Long-range, low-power, and low-bandwidth wireless solutions include technologies like NB-IoT, LoRaWAN, and SigFox. NB-IoT takes advantage of cellular architectures while LoRa Alliance’s LoRaWAN and SigFox’s SigFox use access points that aren’t part of a cellular solution.
1. The STM32 LoRa Discovery Kit board leverages a Murata CMWX1ZZABZ-091 module to provide LoRaWAN and SigFox support.
I recently had a chance to check out STMicroelectronics’ STM32 LoRa Discovery Kit (Fig. 1), which can manage both LoRaWAN and SigFox. The board uses a CMWX1ZZABZ-091 module from Murata to provide LoRaWAN and Sigfox support (Fig. 1). This module features an ultra-low-power STM32L072CZ Series microcontroller based on an Arm Cortex-M0+ core with 192 kB of flash memory, 20 kB of RAM, and 20 kB of EEPROM. It can run on as little as 10 mA and only needs 200 nA to retain the contents of the processor’s registers (Fig. 2).
It incorporates USB 2.0 capability along with a 4-channel, 12-bit ADC and two DACs. The SX1276 transceiver supports LoRaWAN , FSK, GFSK, MSK, GMSK, and OOK modulations. This includes SigFox compatibility.
Wireless support runs up to 300 kb/s, but there’s a tradeoff in range. The longer the distance, the lower the speed. The transceiver has a selectable output power of +14 dBm or +20 dBm and a 157-dB maximum link budget. The board includes SMA and U.FL RF interface connectors and the kit comes with a 50-Ω SMA RF antenna.
Also on-board are headers along with a set of Arduino Uno V3 connectors. Its ST-LINK/V2-1 supports USB-based debugging and programming. Hidden underneath is a AAA battery holder for mobile applications. The system is compatible with Arm Mbed.
2. The Murata CMWX1ZZABZ-091 module includes the SX1276 transceiver and an STM32L072 Cortex-M0+ microcontroller.
Testing It Out
Getting started with the board was probably easier for me than most since I have a LoRaWAN gateway from prior projects. The factory default software can work with a gateway or a pair of kits if another is handy. The software uses the USB-based serial port. The default software is limited to pinging, but that shows that the systems are working.
The default software is actually the PingPong example in the I-CUBE-LRWAN expansion package. The cube is essentially a collection of documentation, examples, and runtime support such as protocol stacks. STMicroelectronics has cubes for a range of middleware and services, including another for SigFox that I didn’t test—it requires a SigFox network, which I don’t have access to.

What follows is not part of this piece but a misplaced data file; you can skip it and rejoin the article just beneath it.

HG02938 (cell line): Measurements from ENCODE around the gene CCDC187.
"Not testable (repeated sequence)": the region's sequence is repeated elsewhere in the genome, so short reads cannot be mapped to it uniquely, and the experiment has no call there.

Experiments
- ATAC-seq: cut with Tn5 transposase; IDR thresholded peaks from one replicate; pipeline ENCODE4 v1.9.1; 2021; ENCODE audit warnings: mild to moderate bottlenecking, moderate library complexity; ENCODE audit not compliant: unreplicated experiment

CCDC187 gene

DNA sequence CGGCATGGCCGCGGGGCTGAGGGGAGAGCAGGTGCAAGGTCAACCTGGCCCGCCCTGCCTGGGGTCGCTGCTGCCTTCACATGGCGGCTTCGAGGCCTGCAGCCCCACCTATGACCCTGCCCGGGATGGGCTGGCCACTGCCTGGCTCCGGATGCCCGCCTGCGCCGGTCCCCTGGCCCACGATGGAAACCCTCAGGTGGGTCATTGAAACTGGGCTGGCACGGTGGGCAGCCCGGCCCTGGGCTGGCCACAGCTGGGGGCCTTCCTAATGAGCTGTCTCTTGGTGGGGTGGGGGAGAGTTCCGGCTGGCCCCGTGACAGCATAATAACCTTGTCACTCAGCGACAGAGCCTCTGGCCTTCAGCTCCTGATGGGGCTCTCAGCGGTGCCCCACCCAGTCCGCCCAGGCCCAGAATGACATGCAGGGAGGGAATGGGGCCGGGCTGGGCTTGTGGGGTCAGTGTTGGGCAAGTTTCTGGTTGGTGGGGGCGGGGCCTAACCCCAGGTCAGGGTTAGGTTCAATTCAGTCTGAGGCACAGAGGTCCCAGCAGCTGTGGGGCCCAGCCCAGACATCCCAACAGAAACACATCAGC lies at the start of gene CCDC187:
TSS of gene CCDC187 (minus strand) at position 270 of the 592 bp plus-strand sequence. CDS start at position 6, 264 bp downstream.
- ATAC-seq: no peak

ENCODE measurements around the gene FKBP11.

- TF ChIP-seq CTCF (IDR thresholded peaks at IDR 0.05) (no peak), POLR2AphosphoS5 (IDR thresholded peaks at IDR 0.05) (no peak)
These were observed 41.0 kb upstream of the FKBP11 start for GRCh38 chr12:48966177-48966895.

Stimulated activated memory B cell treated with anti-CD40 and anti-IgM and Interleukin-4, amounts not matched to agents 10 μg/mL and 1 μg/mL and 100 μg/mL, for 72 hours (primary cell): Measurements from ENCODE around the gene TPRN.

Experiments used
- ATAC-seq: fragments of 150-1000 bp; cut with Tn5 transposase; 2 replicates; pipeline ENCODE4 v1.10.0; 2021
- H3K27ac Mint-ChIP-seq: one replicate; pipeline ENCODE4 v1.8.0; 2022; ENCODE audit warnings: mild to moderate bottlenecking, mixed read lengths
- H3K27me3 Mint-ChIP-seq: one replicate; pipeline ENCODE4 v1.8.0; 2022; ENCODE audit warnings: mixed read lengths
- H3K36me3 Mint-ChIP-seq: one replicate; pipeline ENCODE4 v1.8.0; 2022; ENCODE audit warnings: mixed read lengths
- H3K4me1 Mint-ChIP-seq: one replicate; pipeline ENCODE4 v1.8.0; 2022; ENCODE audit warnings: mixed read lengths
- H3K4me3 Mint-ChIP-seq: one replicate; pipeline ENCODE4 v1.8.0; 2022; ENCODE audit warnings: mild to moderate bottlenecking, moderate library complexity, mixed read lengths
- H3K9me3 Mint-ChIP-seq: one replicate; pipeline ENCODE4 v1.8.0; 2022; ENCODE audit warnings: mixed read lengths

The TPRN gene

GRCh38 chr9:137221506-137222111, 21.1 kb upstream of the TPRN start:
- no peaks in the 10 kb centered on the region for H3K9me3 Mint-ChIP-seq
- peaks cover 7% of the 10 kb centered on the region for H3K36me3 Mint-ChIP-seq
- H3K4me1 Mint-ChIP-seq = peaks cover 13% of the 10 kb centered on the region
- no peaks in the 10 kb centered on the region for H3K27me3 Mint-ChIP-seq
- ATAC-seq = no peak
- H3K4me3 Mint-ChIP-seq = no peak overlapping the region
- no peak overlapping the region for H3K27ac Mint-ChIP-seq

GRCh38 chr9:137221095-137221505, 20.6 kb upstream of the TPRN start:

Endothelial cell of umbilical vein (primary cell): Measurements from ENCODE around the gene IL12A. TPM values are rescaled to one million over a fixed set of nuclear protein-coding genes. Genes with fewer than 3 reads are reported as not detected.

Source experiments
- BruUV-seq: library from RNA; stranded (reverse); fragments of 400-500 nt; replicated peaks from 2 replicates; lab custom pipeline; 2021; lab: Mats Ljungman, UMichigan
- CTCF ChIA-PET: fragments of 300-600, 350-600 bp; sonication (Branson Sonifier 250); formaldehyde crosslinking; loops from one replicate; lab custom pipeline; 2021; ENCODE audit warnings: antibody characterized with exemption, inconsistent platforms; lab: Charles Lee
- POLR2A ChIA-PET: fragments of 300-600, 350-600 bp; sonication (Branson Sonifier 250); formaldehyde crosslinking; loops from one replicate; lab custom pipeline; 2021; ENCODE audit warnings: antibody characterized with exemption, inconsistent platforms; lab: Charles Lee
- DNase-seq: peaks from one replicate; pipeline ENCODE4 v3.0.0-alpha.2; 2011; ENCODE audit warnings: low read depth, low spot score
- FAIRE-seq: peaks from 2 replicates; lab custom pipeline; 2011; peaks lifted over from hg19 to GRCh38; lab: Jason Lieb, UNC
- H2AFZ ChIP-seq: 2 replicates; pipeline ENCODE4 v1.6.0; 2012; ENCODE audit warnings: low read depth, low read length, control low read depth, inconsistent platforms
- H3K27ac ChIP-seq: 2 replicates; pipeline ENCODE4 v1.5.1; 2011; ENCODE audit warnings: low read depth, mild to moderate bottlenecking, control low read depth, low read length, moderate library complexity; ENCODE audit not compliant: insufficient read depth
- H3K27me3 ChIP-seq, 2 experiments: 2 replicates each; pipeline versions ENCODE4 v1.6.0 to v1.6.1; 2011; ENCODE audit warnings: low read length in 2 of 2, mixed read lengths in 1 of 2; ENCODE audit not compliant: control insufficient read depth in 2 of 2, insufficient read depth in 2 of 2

STMicroelectronics does documentation well, and there’s plenty of it for the kit. It also provides the Arm Keil MDK IDE for free (requires registration), at least for STM32F0 and STM32L0 platforms like this. It includes the ARM C/C++ Compiler, the CMSIS-RTOS RTX Kernel, and the µVision IDE/Debugger. Another alternative is to use mbed.org with its online IDE. The mbed approach is faster, since it’s just a matter of signing up and logging in. The IDE is all configured and the STM32 boards are already supported. I prefer the local SDK.
The other examples in the LoRa cube include an AT_Master and AT_Slave, as well as an End_Node. The latter can be used with a LoRaWAN access point. The master and slave implement an AT command set that allows an application to control the modem and use it for communication.
I did find the Environmental Sensing Using LoRa project by Victor Fragoso and STM32 on hackster.io. This gives all you need to know about connecting to The Things Network (TTN), a free platform for connecting LoRaWAN devices using community access points. It’s the same service I used with the Gumstix LoRa Gateway project. It would be handy if the project link was on STMicroelectronics’ site; I didn’t run across it while meandering through their site. The project does require signing up for a TTN account. I did not try out Victor’s other project, Connecting STM32 LoRa Discovery Kit to AWS IoT, although it looks very interesting.
The result is a system that can send information up to the cloud via TTN, which is the intent of the project.
Checking out the built-in PingPong project with a pair of boards takes less than an hour, but doing anything becomes a bit more drawn out because you need to download and install software, sign up for accounts, etc. I would plan on at least a couple days starting from ground zero.
Likewise, you need a pair of boards or a LoRaWAN access point that’s already operational. At that point, you have a long-distance (over a kilometer), portable Internet of Things (IoT) device node. The Arduino interface is handy for adding more sensors or interfaces. Overall, a very nice platform with all of the software bells and whistles you will need.